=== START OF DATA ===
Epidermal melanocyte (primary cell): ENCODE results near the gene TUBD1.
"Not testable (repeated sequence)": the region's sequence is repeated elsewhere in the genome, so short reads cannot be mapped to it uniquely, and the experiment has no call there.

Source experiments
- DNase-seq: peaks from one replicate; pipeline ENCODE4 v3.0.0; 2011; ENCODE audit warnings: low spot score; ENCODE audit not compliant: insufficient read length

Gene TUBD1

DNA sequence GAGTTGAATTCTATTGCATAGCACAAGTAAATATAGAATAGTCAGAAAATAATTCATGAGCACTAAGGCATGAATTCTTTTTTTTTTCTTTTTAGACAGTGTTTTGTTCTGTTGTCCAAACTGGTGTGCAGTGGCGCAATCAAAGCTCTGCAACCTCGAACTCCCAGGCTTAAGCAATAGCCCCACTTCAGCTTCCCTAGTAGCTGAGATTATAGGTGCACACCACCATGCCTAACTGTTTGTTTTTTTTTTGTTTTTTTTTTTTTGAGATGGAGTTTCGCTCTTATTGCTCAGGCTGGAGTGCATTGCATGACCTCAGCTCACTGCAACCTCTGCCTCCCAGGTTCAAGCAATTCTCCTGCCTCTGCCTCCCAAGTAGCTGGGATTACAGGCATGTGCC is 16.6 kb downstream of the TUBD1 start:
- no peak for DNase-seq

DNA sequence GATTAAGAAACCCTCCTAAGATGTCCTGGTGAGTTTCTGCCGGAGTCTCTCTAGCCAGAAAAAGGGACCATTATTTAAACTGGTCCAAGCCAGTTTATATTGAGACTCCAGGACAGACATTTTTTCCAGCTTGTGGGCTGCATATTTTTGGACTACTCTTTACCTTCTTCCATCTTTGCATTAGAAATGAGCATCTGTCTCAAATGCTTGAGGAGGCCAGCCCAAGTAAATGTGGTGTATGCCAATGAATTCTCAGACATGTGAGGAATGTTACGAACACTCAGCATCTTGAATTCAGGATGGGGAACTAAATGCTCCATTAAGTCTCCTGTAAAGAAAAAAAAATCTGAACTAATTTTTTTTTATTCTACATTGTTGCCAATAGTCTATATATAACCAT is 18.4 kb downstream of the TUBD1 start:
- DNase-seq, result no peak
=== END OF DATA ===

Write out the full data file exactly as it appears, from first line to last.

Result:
Epidermal melanocyte (primary cell): ENCODE results near the gene TUBD1.
"Not testable (repeated sequence)": the region's sequence is repeated elsewhere in the genome, so short reads cannot be mapped to it uniquely, and the experiment has no call there.

Source experiments
- DNase-seq: peaks from one replicate; pipeline ENCODE4 v3.0.0; 2011; ENCODE audit warnings: low spot score; ENCODE audit not compliant: insufficient read length

Gene TUBD1

DNA sequence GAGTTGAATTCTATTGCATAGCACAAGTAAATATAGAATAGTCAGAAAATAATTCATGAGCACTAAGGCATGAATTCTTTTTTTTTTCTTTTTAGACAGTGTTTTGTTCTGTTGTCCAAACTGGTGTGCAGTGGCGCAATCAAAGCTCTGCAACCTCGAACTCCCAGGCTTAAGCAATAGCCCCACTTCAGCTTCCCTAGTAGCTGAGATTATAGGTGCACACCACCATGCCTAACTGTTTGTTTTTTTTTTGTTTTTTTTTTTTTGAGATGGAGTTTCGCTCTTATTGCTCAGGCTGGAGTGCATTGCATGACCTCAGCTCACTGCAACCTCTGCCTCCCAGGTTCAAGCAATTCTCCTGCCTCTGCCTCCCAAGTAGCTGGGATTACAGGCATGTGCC is 16.6 kb downstream of the TUBD1 start:
- no peak for DNase-seq

DNA sequence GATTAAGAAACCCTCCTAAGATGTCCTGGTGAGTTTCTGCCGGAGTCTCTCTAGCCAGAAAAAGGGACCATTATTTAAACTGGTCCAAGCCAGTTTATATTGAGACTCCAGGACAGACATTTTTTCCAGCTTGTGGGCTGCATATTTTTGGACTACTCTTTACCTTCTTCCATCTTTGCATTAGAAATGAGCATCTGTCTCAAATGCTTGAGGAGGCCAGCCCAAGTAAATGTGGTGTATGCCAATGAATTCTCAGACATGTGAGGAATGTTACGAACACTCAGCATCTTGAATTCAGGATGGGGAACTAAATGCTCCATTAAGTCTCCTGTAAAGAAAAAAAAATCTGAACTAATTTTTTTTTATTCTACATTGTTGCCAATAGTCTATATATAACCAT is 18.4 kb downstream of the TUBD1 start:
- DNase-seq, result no peak